Finnish President Sauli Niinisto has informed Russian leader Vladimir Putin in a phone call that his Nordic nation is planning to bid for NATO membership, a move Putin had warned his counterpart would make a mistake by allowing the could jeopardize neighborly relations between the two nations.
“President Niinisto told President Putin how Russian demands in late 2021 aimed at preventing countries from joining NATO and Russia’s massive invasion of Ukraine in February 2022 have fundamentally changed Finland’s security environment,” read one Statement by the Finnish government on May 14th.
“The conversation was open and direct, but without escalation. It was considered important to avoid tensions,” Niinisto said, according to the Finnish Presidential Office.
The Kremlin said Putin stressed in the call that it would be a mistake to abandon Helsinki’s traditional policy of military neutrality “since there are no threats to Finland’s security. Such a change in the country’s foreign policy could negatively affect Russian-Finnish relations. “
With Finland and neighboring Sweden appearing ready to bid for NATO membership, Russia said on May 14 that its response to the Nordic countries joining the western military alliance would depend on the nature of NATO’s military infrastructure, which would lie on their territory.
Russian Deputy Foreign Minister Aleksandr Grushko told reporters in Moscow that Finland and Sweden’s NATO accession would require a strategic change and that the Kremlin would take “appropriate response measures” if NATO’s nuclear forces were moved closer to Russia’s borders.
Grushko added that Russia has no hostile intentions towards Finland and Sweden, where support for NATO accession has increased in traditionally neutral countries following Russia’s unprovoked invasion of Ukraine in February. Russia has cited Ukraine’s ambitions to join NATO as the main reason for starting the war.
Niinisto this week advocated joining NATO “immediately”, saying it would strengthen security in the country, which shares a 1,300-kilometer border with Russia.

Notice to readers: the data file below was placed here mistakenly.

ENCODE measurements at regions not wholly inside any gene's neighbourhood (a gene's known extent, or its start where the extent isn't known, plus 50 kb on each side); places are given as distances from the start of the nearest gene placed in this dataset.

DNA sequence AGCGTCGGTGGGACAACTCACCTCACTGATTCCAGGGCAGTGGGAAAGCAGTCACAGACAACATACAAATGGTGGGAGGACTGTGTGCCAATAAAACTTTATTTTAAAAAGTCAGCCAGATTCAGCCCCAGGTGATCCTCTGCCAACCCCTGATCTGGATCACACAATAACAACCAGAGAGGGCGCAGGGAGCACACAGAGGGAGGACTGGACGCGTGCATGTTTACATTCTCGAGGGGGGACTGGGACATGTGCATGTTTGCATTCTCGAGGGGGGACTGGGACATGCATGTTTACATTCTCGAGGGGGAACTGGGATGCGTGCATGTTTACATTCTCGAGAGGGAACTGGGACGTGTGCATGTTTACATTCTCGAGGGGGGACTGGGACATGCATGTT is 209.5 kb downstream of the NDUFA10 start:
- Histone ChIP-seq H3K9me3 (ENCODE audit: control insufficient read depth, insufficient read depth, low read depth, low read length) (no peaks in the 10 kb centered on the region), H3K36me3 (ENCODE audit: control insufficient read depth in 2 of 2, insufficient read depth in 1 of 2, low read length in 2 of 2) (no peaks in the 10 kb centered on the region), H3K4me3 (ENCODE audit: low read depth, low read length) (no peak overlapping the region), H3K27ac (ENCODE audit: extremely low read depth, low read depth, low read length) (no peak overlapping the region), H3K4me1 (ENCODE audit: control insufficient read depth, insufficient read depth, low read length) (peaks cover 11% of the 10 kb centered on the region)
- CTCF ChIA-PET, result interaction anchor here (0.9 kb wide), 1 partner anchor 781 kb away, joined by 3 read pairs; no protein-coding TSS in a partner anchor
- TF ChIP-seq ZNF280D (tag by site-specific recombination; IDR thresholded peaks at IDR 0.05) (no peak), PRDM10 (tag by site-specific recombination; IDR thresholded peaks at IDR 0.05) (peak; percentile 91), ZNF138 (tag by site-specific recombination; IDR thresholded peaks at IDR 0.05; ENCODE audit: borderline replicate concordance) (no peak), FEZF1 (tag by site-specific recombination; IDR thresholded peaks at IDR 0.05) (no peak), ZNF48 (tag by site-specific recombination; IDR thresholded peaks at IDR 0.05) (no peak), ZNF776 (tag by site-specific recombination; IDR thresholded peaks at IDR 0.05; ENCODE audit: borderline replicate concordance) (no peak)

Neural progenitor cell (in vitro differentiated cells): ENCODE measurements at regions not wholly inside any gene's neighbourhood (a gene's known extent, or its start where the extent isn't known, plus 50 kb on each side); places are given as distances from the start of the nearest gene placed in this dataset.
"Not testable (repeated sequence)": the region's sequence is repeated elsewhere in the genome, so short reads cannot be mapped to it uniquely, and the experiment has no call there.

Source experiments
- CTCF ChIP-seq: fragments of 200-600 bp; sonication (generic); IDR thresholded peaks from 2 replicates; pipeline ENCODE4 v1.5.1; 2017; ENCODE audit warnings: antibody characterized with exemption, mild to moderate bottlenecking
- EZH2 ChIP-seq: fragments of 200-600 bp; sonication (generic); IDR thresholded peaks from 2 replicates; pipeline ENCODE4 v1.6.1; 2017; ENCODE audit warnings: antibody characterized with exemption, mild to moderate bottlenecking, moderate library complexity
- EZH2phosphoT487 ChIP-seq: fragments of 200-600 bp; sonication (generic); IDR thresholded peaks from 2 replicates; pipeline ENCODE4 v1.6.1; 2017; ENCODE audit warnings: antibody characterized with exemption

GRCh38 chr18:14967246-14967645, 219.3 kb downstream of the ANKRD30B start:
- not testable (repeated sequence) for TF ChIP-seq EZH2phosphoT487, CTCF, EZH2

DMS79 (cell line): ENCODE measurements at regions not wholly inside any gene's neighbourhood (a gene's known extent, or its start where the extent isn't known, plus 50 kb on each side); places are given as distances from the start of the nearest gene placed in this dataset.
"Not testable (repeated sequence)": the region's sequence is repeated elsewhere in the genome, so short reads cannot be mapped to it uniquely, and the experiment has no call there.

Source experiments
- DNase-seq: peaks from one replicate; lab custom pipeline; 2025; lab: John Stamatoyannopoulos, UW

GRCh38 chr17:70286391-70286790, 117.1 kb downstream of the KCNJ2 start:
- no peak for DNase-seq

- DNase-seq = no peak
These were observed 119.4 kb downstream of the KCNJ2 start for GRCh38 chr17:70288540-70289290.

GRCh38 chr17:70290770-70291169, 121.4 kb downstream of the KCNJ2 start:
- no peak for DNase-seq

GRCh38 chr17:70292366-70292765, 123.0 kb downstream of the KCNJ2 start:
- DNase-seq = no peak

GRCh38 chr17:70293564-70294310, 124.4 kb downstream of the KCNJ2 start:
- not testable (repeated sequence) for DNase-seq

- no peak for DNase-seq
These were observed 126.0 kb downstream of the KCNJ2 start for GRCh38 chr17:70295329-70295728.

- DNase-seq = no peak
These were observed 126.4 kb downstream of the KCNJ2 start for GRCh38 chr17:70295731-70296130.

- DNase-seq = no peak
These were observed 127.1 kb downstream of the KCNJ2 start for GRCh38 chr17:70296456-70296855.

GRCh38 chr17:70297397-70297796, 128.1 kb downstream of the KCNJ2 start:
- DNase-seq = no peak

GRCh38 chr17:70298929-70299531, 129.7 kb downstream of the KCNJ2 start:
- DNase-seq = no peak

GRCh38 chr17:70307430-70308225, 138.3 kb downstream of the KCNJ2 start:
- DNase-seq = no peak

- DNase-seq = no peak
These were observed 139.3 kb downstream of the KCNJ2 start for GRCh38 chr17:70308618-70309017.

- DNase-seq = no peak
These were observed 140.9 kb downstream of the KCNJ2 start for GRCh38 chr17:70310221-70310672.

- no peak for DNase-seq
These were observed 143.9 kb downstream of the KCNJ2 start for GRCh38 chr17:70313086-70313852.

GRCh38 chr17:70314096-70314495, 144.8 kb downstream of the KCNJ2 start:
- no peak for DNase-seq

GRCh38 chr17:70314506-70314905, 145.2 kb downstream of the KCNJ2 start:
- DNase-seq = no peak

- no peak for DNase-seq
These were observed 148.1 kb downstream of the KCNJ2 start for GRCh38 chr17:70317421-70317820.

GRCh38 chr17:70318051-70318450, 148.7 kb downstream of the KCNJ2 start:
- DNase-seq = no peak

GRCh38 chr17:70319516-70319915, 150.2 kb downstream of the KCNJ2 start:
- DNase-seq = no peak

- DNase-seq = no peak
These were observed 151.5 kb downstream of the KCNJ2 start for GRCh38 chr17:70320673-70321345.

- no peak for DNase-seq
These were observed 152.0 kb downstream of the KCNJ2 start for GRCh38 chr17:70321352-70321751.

The country’s ruling Social Democratic Party later announced on May 14 its support for NATO membership, a move that would pave the way for membership bids in the coming days.
The government’s decision to apply for NATO membership will require parliamentary approval, which seems highly likely.
The Swedish government has also presented plans to oblige Sweden to apply for NATO membership and is expected to announce a decision soon.
US President Joe Biden held a joint telephone conversation with Niinisto and Swedish Prime Minister Magdalena Andersson on May 13, in which he emphasized “close security and defense cooperation” and supported the two Nordic countries’ expected NATO offers.
“President Biden underscored his support for NATO’s open-door policy and for the right of Finland and Sweden to decide their own future, foreign policy and security arrangements,” the White House report on the call said.
NATO foreign ministers will meet in Berlin starting May 14 for two-day talks that will also include the possible membership of Finland and Sweden. Swedish Foreign Minister Ann Linde and Finnish Foreign Minister Pekka Haavisto are expected to attend the meeting, which will also be attended by US Secretary of State Antony Blinken.
Many members of the alliance have already expressed their support for applications from Sweden and Finland.
However, Turkish President Recep Tayyip Erdogan said on May 13 that he had no “positive opinion” on the Nordic countries’ membership, citing alleged support by Sweden and other Scandinavian countries for Kurdish militants and others that Turkey is considering for his reservations be terrorists.
Ankara appeared to ease some of its opposition on May 14 when a senior foreign policy adviser to Erdogan told Reuters that Turkey had not closed the door on countries’ potential accession bids.
However, he said that Ankara wanted negotiations with the Nordic countries and that they cut off any support for militants in Turkey.
“We’re not closing the door. But we are raising this issue basically for reasons of national security for Turkey,” Ibrahim Kalin said in an interview in Istanbul.
Potential opposition has fueled suggestions that Turkey could veto Finland and Sweden’s bids to join NATO, which would require unanimous support from the alliance’s 30 member states to pass.
Hours after Erdogan’s comment, the White House and Pentagon said they were “working to clarify Turkey’s position regarding Sweden and Finland,” while stressing that Ankara’s position in NATO would not change because of its position.